With so many venues in an easy dash of each other in the city, it’s too easy to see more than one show a night. In fact, with an info board, an info booth, info staff and performers with flyers and offers of cheap tickets, it’s criminal to not choose a handful of shows. Last night I saw Rod, Hannah, Kate and Andrew.
In Peak-A-Boo Rod Quantok is as bloody wonderful as ever. He’s often described as intelligent and subversive, but what’s subversive about stating the obvious?
Not too long ago, Rod’s shows had become more positive. It’s harder to joke about your government when they are undoing some damage. That didn’t last. It didn’t even last as long as one term. And now, well, now it’s just too easy and too depressing to even joke about.
But Rod still makes us laugh. If we can’t laugh at the regressive hell that we’re in…
Still greeting everyone at the door, he’s gone back to basics with a blackboard to help explain things like the blatant fiction in a piece shared by Bolt Head and to attempt to do the maths that could possibly make the East-West tunnel make any sense.
Rod doesn’t deserve anything as archaic and boring as a knighthood, so what can we award him? I’m going with an old suggestion of naming a Melbourne lane after him. Who wouldn’t want a latte and a rant in Quantock Place?
Hannah Gadsby’s The Exhibitionist starts with Hannah having to choose the photo for this year’s show. She had a bad start to the year, so a dud pic that she had to see everywhere wasn’t an option.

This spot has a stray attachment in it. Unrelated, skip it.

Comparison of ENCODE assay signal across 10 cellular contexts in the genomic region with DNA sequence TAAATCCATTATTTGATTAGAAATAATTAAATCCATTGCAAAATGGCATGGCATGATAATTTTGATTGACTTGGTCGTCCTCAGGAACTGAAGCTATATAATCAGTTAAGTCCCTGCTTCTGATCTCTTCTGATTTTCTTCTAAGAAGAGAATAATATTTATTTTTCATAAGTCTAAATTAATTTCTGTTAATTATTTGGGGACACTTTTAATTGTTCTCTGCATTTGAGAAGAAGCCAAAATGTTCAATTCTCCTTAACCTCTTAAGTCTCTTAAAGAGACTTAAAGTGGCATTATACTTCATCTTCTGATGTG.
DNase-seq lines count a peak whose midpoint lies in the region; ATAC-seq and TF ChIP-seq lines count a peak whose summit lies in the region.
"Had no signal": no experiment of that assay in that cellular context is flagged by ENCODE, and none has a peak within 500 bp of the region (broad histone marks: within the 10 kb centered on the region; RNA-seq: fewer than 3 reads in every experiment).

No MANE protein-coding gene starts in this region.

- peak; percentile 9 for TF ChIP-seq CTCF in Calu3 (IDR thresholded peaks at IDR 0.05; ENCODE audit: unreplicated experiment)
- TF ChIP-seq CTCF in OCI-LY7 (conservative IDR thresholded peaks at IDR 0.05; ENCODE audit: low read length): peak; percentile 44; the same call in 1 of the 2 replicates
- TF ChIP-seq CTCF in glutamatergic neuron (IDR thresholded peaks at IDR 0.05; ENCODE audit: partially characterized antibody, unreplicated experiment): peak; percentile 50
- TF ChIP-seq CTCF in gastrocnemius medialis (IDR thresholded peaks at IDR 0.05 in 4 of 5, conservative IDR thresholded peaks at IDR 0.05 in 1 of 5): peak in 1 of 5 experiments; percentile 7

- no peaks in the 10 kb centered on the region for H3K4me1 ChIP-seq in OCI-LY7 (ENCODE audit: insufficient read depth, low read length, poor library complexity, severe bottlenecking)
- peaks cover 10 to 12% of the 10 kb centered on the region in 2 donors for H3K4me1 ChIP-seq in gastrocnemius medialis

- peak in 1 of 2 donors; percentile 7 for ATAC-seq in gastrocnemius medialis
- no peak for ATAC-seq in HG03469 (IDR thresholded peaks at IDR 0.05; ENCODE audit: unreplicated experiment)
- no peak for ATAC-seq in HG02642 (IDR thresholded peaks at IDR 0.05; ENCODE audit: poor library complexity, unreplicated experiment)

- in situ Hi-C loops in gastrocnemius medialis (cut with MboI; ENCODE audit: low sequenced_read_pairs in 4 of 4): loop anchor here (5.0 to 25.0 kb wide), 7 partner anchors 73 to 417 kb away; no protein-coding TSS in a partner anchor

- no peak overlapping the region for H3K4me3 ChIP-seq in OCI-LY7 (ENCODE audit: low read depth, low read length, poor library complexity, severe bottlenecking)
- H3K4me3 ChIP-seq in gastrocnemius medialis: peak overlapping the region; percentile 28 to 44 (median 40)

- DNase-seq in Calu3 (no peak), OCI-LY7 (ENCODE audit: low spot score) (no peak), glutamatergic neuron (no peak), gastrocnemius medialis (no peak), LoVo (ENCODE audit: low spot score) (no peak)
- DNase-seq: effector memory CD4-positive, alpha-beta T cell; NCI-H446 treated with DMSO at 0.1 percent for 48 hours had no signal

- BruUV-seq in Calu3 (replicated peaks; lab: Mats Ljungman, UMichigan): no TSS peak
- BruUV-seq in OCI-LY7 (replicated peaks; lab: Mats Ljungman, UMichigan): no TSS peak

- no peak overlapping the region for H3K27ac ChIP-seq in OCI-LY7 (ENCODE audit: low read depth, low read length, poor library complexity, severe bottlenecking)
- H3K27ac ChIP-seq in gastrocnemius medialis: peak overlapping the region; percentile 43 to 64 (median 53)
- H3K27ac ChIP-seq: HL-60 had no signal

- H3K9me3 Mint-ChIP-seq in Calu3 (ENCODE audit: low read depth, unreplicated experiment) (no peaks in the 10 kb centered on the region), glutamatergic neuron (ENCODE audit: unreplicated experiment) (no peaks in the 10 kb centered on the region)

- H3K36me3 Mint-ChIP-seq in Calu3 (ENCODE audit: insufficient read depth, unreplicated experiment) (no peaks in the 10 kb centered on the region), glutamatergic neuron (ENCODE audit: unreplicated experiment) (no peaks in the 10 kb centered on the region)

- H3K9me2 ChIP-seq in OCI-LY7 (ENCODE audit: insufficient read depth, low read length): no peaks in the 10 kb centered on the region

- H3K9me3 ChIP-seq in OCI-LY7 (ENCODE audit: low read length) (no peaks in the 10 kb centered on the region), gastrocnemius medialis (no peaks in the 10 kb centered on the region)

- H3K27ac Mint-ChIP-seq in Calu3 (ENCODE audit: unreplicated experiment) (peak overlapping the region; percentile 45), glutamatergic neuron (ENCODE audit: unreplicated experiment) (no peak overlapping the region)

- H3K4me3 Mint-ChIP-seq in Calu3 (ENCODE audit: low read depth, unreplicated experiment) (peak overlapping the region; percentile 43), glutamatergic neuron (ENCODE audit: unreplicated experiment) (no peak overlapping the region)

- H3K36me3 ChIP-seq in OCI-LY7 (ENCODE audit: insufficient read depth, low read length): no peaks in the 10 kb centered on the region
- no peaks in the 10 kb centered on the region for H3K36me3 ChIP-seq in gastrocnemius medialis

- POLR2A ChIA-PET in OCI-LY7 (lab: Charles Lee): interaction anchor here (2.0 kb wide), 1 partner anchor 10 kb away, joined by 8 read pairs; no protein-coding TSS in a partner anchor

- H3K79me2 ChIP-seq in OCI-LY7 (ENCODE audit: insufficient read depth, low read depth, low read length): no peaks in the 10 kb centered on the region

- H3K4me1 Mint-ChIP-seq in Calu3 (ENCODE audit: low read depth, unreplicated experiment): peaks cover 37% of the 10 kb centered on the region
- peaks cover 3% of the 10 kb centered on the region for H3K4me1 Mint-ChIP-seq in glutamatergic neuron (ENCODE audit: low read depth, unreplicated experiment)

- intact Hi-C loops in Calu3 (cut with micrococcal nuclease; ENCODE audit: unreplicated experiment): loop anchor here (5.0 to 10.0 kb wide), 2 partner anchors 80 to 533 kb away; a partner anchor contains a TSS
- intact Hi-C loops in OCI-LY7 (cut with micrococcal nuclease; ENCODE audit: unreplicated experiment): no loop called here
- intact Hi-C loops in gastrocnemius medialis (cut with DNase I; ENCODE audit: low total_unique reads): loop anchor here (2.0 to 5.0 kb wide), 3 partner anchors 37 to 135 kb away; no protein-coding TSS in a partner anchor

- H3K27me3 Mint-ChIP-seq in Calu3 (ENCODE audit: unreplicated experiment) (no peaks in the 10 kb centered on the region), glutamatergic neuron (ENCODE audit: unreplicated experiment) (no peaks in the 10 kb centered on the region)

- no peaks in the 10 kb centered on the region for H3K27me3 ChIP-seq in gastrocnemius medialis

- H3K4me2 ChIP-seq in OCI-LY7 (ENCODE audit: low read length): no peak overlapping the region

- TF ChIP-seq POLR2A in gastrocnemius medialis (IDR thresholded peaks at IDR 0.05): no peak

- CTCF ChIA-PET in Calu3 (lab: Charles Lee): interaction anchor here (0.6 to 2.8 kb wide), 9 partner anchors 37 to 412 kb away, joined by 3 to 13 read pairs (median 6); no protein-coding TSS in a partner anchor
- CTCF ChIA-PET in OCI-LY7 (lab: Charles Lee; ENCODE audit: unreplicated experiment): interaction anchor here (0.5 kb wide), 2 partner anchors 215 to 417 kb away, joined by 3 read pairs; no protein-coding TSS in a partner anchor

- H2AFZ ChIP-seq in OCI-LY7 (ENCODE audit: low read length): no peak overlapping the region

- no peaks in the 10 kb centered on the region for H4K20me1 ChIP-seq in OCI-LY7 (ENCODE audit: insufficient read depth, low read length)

What follows is a photo album of embarrassment, a look at what rich folk did before cameras and mirrors (mirrors are a relatively new invention; imagine how happy the world would be if we didn’t look in the mirror every day), how artists selfied before smart phones, and a lesson in learning to love those cameras.
This show isn’t as personal as last year’s, but it’s impossible not to adore Hannah; she’s honest and loving and jaw-aching funny
Kate McLennan in a fluffy yellow duck suit telling more stories about Pockets. What’s not to love!
Pockets is Kate’s dad. Along with the rest of her family, he’s been a part of Kate’s stand up since the beginning and her friends and fans adore him as much as they do Kate.
Kate’s 34 this year and she doesn’t have a Thermomix or a baby, which means awkward questions and quiet judging if she cooks for her friends. The Duck’s Nuts is about her ducks not lining up in neat rows, but still getting drunk, spewing and not checking the oil in a car that’s worth less than a Thermomix.
She nails mid-30s angst with the hilarious glee it deserves and, don’t worry Kate, I’m 45 and I don’t have a Thermomix.
Andrew Finegan is a librarian. A song-writing, ukulele-playing, apocalypse-obsessed, young-adult-literature-reading, cabaret-performing librarian. And that rocks!
At the ever-gorgeous Butterfly Club he sings his Songs about the End of World including a Pachelbel-inspired rap about Noah, the North Koren hit “Pyongyang style”, a ukulele ditty about bacteria, a song that tells The Hunger Games from go to spoiler-filled end (which is fine because you won’t know what he’s on about if you don’t know it anyway) and a Twilight horror moment.
As a new performer on the scene, he needs to work on his stage character and up his performance fitness, but none of it took away from the originality and authenticity of his work. With science, history and Harry Potter songs, his mix is nerd-perfect and unique and I’m looking forward to see what he does next.